By Andrew Czyzewski, MedWire Reporter
Researchers have proposed a three-step screening battery to identify people at risk for developing Parkinson's disease (PD), using a combination of age, family history, hyposmia, and substantia nigra enlargement.
Although the battery was better than any single-screening instrument, "it is still too low for a feasible and cost-effective screening strategy," Daniela Berg (Hertie Institute for Clinical Brain Research, Tübingen, Germany) and colleagues note.
"Identification of subjects at increased risk to develop PD is a major requirement for the planning of clinical studies for neuroprotective interventions aiming to delay or prevent the onset of clinical disease," they comment in the European Journal of Neurology.
The study used data from the Prospective evaluation of Risk factors for Idiopathic Parkinson's Syndrome (PRIPS) cohort, which includes 1352 individuals aged 50 years or older who were free from PD at enrolment.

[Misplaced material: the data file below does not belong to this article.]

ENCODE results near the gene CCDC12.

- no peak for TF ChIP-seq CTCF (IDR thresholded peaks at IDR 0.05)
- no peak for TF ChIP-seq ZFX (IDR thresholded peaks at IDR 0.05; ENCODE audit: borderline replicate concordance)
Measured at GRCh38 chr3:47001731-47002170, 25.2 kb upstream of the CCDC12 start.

Age, gender, family history of PD, hyposmia, subtle motor impairment, and enlarged substantia nigra, as determined by hyperechogenicity (SN+), were recorded.
After 3 years of follow-up, 11 (0.7%) participants were diagnosed with incident PD.
Berg et al found that none of the single factors in isolation reached sufficient sensitivity and specificity to be a potential screening instrument.
They found that the best approach for prediction of incident PD comprised three steps: prescreening for age; primary screening for positive family history and/or hyposmia; and secondary screening for SN+.
When this approach was applied retrospectively to the cohort, 132 (9.9%) of the cohort were considered to be at increased risk for PD, of whom eight (6.1%) developed PD.
Individuals identified by screening therefore had a 9.3-fold increased risk for the development of PD within 3 years compared with low-risk participants.
The screening tool was 80.0% sensitive and 91.0% specific for identification of PD patients, with a positive predictive value of 6.1%.
However, this sensitivity value is lower than the target 90% or above set by the researchers.
Berg et al therefore say: "Further markers, i.e. a third stage screen to prove a dopaminergic deficit, will be needed to increase the PPV of such screening and treatment programs."
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